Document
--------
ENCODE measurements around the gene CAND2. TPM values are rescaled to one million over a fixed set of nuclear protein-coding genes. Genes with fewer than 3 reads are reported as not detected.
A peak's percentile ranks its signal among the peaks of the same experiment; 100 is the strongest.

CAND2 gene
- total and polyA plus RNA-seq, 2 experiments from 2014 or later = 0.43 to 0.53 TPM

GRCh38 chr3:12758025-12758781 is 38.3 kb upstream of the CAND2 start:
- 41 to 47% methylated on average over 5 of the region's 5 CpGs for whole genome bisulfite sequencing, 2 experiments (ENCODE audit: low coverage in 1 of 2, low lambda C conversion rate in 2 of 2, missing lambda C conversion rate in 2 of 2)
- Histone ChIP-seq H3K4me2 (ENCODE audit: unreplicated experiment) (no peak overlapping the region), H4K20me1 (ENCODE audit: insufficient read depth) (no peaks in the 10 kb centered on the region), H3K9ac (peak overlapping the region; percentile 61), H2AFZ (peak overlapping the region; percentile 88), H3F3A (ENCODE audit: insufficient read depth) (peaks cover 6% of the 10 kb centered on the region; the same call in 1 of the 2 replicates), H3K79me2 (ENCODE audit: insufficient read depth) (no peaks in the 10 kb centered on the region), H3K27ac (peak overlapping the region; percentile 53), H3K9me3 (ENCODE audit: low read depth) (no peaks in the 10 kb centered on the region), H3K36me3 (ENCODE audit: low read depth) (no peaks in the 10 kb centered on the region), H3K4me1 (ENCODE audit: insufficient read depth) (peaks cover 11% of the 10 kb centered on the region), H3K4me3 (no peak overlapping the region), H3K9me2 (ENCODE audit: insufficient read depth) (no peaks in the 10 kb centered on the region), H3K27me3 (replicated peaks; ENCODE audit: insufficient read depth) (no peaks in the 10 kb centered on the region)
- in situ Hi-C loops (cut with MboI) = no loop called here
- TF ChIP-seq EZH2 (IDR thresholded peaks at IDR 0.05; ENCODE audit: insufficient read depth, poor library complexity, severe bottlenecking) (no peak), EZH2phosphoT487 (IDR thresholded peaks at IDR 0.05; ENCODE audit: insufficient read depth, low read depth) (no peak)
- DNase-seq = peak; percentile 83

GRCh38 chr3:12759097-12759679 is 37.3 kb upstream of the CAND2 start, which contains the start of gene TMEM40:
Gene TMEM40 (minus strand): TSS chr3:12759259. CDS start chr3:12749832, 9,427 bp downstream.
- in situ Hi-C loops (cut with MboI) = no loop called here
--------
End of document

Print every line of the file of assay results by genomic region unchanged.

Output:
ENCODE measurements around the gene CAND2. TPM values are rescaled to one million over a fixed set of nuclear protein-coding genes. Genes with fewer than 3 reads are reported as not detected.
A peak's percentile ranks its signal among the peaks of the same experiment; 100 is the strongest.

CAND2 gene
- total and polyA plus RNA-seq, 2 experiments from 2014 or later = 0.43 to 0.53 TPM

GRCh38 chr3:12758025-12758781 is 38.3 kb upstream of the CAND2 start:
- 41 to 47% methylated on average over 5 of the region's 5 CpGs for whole genome bisulfite sequencing, 2 experiments (ENCODE audit: low coverage in 1 of 2, low lambda C conversion rate in 2 of 2, missing lambda C conversion rate in 2 of 2)
- Histone ChIP-seq H3K4me2 (ENCODE audit: unreplicated experiment) (no peak overlapping the region), H4K20me1 (ENCODE audit: insufficient read depth) (no peaks in the 10 kb centered on the region), H3K9ac (peak overlapping the region; percentile 61), H2AFZ (peak overlapping the region; percentile 88), H3F3A (ENCODE audit: insufficient read depth) (peaks cover 6% of the 10 kb centered on the region; the same call in 1 of the 2 replicates), H3K79me2 (ENCODE audit: insufficient read depth) (no peaks in the 10 kb centered on the region), H3K27ac (peak overlapping the region; percentile 53), H3K9me3 (ENCODE audit: low read depth) (no peaks in the 10 kb centered on the region), H3K36me3 (ENCODE audit: low read depth) (no peaks in the 10 kb centered on the region), H3K4me1 (ENCODE audit: insufficient read depth) (peaks cover 11% of the 10 kb centered on the region), H3K4me3 (no peak overlapping the region), H3K9me2 (ENCODE audit: insufficient read depth) (no peaks in the 10 kb centered on the region), H3K27me3 (replicated peaks; ENCODE audit: insufficient read depth) (no peaks in the 10 kb centered on the region)
- in situ Hi-C loops (cut with MboI) = no loop called here
- TF ChIP-seq EZH2 (IDR thresholded peaks at IDR 0.05; ENCODE audit: insufficient read depth, poor library complexity, severe bottlenecking) (no peak), EZH2phosphoT487 (IDR thresholded peaks at IDR 0.05; ENCODE audit: insufficient read depth, low read depth) (no peak)
- DNase-seq = peak; percentile 83

GRCh38 chr3:12759097-12759679 is 37.3 kb upstream of the CAND2 start, which contains the start of gene TMEM40:
Gene TMEM40 (minus strand): TSS chr3:12759259. CDS start chr3:12749832, 9,427 bp downstream.
- in situ Hi-C loops (cut with MboI) = no loop called here